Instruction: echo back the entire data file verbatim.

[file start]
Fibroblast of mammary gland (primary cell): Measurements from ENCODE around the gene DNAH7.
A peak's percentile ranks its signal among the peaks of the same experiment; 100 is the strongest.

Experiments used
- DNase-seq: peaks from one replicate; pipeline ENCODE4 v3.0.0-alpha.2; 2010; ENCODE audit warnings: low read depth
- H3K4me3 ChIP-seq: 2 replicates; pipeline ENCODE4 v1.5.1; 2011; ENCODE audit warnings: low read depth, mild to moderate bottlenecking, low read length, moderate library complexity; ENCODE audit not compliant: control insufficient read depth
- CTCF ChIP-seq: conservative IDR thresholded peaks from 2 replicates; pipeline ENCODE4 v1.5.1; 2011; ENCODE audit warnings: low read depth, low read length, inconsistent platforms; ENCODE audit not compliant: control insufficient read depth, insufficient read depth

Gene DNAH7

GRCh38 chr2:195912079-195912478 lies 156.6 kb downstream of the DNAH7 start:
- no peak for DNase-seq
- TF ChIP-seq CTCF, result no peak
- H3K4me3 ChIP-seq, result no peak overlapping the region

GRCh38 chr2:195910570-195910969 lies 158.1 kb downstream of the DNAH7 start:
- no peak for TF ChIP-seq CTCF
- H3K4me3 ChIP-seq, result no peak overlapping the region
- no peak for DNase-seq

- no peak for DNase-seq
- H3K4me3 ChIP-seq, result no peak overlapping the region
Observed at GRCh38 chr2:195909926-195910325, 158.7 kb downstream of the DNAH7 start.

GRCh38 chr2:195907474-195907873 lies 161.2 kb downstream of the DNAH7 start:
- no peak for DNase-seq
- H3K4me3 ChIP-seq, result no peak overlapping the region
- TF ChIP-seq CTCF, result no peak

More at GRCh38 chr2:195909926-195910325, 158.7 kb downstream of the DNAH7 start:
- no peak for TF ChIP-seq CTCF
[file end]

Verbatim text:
Fibroblast of mammary gland (primary cell): Measurements from ENCODE around the gene DNAH7.
A peak's percentile ranks its signal among the peaks of the same experiment; 100 is the strongest.

Experiments used
- DNase-seq: peaks from one replicate; pipeline ENCODE4 v3.0.0-alpha.2; 2010; ENCODE audit warnings: low read depth
- H3K4me3 ChIP-seq: 2 replicates; pipeline ENCODE4 v1.5.1; 2011; ENCODE audit warnings: low read depth, mild to moderate bottlenecking, low read length, moderate library complexity; ENCODE audit not compliant: control insufficient read depth
- CTCF ChIP-seq: conservative IDR thresholded peaks from 2 replicates; pipeline ENCODE4 v1.5.1; 2011; ENCODE audit warnings: low read depth, low read length, inconsistent platforms; ENCODE audit not compliant: control insufficient read depth, insufficient read depth

Gene DNAH7

GRCh38 chr2:195912079-195912478 lies 156.6 kb downstream of the DNAH7 start:
- no peak for DNase-seq
- TF ChIP-seq CTCF, result no peak
- H3K4me3 ChIP-seq, result no peak overlapping the region

GRCh38 chr2:195910570-195910969 lies 158.1 kb downstream of the DNAH7 start:
- no peak for TF ChIP-seq CTCF
- H3K4me3 ChIP-seq, result no peak overlapping the region
- no peak for DNase-seq

- no peak for DNase-seq
- H3K4me3 ChIP-seq, result no peak overlapping the region
Observed at GRCh38 chr2:195909926-195910325, 158.7 kb downstream of the DNAH7 start.

GRCh38 chr2:195907474-195907873 lies 161.2 kb downstream of the DNAH7 start:
- no peak for DNase-seq
- H3K4me3 ChIP-seq, result no peak overlapping the region
- TF ChIP-seq CTCF, result no peak

More at GRCh38 chr2:195909926-195910325, 158.7 kb downstream of the DNAH7 start:
- no peak for TF ChIP-seq CTCF